The first single from the album, Black Tie White Noise, 'Jump They Say' was released in 1993. The song is about Bowie’s feelings for his schizophrenic half-brother, Terry, who had committed suicide eight years earlier. The inspiration of legendary funk man, Nile Rodgers, who produced this track, is evident on this jazz influenced recording. It peaked at no. 9 on the UK singles chart.
When Bowie released 'Rebel Rebel,' he was just coming out of his glam rock phase. It was the beginning of 1974 and Bowie was evolving yet again. From the album Diamond Dogs, this song unusually, did not feature the guitar work of his close friend Mick Ronson. Instead, Bowie played the guitar parts, himself. In the mid-1970s, I worked at a perfume factory which produced a fragrance called Rebel and I always wondered which came first, the song or the fragrance.
This is a song that was made famous by a band called Mott The Hoople. David Bowie admired the band greatly but they were struggling to make the big time. Bowie wrote this song and gave it to them and it became a huge glam rock hit in 1973. The first release of the song caused a bit of trouble due to the mention of a character called Wendy stealing clothes from Mark & Sparks, (Marks & Spencer.) Therefore, it had to be re-recorded. Although Bowie never released the song as a single or on an album, there are recordings of him singing it on lost tapes which can be heard on YouTube and various other media.
From the 1979 album, Lodger, this single, 'Boys Keep Swinging' made it to no. 7 in the UK. At the suggestion of co-writer Brian Eno, the band all swapped instruments in order to get a less professional, 'garage band' sound.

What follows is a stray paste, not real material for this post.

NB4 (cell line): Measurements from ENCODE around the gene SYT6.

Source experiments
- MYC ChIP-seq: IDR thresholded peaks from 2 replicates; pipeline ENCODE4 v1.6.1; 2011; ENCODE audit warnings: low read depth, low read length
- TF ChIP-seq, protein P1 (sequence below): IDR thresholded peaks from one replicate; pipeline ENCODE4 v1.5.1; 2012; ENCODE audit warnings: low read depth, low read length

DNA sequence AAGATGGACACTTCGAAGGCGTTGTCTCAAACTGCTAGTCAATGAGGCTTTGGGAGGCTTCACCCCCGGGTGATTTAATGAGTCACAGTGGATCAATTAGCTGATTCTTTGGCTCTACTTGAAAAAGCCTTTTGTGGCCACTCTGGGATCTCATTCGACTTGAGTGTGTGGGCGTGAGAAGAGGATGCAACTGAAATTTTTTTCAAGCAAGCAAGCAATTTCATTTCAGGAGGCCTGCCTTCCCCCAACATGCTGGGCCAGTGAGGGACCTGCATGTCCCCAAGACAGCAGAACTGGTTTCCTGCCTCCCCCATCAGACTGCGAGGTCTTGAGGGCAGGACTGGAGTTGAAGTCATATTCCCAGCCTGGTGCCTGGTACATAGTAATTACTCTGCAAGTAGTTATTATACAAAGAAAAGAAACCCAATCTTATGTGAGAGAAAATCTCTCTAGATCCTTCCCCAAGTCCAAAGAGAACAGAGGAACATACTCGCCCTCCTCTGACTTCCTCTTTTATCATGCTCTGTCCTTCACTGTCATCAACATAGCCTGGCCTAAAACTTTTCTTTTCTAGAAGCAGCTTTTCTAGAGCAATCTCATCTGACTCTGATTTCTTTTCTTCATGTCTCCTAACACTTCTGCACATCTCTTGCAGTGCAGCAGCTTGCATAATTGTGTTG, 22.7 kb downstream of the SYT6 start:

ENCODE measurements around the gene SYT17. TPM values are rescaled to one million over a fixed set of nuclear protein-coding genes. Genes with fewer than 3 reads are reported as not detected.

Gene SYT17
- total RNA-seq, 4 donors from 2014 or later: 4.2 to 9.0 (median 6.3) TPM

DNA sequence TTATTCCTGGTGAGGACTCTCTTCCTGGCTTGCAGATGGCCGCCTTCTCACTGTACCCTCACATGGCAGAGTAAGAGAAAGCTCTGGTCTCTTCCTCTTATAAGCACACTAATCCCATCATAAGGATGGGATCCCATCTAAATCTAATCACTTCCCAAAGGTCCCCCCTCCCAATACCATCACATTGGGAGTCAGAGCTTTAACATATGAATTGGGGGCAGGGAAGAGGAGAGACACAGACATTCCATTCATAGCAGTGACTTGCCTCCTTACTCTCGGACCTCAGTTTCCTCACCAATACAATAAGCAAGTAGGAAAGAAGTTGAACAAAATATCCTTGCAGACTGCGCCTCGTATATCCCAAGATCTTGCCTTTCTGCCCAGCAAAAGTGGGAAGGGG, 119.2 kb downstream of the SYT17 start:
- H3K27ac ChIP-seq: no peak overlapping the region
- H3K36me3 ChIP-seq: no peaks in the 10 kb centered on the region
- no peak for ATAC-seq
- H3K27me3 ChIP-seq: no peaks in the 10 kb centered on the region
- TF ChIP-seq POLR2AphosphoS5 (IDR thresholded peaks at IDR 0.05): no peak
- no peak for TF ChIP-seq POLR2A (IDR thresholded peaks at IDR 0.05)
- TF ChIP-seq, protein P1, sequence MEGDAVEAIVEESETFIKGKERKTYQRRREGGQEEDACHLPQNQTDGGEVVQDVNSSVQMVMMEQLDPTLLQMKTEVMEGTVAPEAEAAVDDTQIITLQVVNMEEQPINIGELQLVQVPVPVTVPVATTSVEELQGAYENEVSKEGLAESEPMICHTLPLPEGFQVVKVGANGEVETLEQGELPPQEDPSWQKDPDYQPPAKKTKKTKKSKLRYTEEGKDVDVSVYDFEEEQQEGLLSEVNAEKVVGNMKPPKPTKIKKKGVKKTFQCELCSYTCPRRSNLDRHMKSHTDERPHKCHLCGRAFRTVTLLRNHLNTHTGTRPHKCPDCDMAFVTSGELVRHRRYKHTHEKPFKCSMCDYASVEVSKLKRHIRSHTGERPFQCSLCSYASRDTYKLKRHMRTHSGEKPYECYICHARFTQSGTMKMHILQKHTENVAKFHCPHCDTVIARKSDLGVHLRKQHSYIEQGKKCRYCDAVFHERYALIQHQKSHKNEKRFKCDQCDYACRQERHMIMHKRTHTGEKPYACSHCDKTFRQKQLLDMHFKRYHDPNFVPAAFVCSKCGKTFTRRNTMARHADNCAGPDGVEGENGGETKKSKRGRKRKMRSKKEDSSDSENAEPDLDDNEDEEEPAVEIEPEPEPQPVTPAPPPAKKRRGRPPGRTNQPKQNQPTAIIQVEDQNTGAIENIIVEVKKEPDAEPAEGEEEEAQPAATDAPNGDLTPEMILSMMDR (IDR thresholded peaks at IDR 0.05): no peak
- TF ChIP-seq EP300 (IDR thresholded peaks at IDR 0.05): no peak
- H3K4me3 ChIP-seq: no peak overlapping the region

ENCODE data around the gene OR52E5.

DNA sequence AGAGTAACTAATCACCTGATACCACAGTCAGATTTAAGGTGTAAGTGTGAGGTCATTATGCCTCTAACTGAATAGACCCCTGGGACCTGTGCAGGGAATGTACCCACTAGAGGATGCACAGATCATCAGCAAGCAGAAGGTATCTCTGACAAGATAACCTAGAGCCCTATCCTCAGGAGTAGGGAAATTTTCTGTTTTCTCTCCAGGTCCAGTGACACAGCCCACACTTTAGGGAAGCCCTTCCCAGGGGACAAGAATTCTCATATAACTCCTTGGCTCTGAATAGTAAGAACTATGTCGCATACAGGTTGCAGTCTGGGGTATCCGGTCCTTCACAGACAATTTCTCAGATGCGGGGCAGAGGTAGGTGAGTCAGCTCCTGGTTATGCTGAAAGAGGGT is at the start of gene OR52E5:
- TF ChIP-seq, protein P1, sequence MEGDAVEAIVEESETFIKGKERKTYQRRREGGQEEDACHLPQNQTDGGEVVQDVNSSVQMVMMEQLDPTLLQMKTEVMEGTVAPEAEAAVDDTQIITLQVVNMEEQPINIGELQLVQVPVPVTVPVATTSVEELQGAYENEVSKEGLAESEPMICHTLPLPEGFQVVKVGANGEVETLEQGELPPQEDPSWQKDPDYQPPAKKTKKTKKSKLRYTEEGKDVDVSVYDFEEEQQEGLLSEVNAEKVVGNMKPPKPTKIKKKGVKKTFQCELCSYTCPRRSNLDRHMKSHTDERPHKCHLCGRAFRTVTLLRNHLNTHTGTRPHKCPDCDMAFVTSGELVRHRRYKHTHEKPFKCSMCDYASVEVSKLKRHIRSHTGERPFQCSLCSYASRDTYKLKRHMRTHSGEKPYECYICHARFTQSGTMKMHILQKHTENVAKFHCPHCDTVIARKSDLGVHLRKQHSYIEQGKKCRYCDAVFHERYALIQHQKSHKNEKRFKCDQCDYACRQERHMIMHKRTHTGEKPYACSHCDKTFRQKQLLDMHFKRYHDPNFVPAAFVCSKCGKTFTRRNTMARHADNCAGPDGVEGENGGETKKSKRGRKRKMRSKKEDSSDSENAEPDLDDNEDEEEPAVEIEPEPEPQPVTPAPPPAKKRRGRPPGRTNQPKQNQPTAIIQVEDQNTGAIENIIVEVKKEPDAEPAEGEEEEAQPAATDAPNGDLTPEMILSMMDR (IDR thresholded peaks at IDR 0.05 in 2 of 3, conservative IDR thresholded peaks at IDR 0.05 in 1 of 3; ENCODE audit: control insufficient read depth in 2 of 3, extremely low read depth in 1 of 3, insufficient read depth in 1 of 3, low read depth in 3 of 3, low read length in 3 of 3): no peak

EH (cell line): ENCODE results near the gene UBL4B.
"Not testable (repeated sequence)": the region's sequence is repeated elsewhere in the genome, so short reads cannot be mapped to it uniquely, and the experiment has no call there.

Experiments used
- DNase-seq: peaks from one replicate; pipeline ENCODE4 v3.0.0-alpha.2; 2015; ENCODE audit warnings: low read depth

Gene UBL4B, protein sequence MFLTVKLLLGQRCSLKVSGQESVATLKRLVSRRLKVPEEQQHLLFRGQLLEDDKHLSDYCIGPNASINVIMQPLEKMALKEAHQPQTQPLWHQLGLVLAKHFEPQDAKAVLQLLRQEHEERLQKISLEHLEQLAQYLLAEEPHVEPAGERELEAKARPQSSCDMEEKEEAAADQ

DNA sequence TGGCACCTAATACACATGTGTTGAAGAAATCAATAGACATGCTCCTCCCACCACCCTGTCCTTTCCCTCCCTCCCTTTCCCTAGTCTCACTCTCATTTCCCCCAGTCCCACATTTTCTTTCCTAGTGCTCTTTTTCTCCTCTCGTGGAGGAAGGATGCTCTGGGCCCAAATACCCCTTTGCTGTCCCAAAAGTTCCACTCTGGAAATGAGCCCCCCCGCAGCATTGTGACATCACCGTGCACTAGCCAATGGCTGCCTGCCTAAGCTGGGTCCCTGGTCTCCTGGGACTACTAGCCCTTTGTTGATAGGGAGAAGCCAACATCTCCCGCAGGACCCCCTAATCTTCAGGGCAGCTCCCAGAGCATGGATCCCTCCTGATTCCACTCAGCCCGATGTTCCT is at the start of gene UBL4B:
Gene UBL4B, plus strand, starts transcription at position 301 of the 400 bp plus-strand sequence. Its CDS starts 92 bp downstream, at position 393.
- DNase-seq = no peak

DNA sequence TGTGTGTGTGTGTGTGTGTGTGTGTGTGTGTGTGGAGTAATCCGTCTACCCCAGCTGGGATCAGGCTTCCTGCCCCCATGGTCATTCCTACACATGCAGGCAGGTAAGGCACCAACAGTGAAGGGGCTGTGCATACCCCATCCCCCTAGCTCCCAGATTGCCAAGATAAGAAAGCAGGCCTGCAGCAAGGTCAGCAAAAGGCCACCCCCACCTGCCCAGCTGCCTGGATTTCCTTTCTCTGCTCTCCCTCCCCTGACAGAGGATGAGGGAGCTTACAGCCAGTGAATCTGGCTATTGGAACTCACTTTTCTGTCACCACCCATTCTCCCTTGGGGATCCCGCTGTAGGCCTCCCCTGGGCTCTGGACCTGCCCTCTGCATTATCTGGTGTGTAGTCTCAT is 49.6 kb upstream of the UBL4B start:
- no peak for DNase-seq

Written by Bert Berns, a famous song writer on the 1960s blues rock scene, 'Here Comes the Night was originally a hit for the Northern Irish band, Them, in 1964. In 1973, David Bowie released an album of cover songs. The album was called Pin-Ups. I bought the album at the time and I loved what Bowie did with each of the brilliant songs on it. I wanted to include one of the tracks in this list and after listening to the album over and over, I decided to plump for this one.
Written by Dimitri Tiomkin and Ned Washington, this song was originally recorded by the crooner, Johnny Mathis for the 1957 film of the same title. Bowie recorded his version of it for his 1976 album, Station to Station. It’s been recorded many times by some great artists, including Nina Simone, Nancy Wilson and George Michael. I particularly love Bowie’s version of this haunting song.
In 1973, I thought it was cool to dress as Aladdin Sane and of course I spent many hours listening to that album and I loved every track on it. 'Drive in Saturday' was one that I would sing at the top of my voice wherever I went. Can a song be sassy? If it can, then that is how I would like to describe this song - echoes of the music from the 1950s yet with a touch of mystery about the future. Love it – love it – love it.
During the couple of years that followed Neil Armstrong’s moon walk, we were all fascinated by space travel and there were a lot of artists whose works were inspired by the subject. Leading the way was our own David Bowie and he had us all wondering if astronauts were going to discover that there was life on the red planet. However, despite the title of this song, Bowie has never really made it clear exactly what it’s actually about. It’s all rather abstract. For a teenager in the 1970s though it didn’t really matter, it was such a great sound. We were all mixed up about everything anyway.
Of course, we all knew that Ziggy Stardust was just a character who was invented by David Bowie but back in 1972, we all wanted to believe that Ziggy was real. It was an exciting time for young people, when everything and anything was possible despite the troubles of the world… And believe me there were plenty of them. Ziggy was a superstar guitarist and every young aspiring guitarist wanted to be him. For me, this is probably the first song that comes to mind when I hear the name David Bowie.
Bowie wrote this song for his future bride, Angela Barnett. As part of his marriage proposal to her, he played it down the telephone to her. It became the follow up single to 'Space Oddity.' The year was 1970. This track features Marc Bolan on guitar. Two years later, 'The Prettiest Star' was included on the Aladdin Sane album. This is a truly beautiful, simple song. It is my very favourite Bowie track.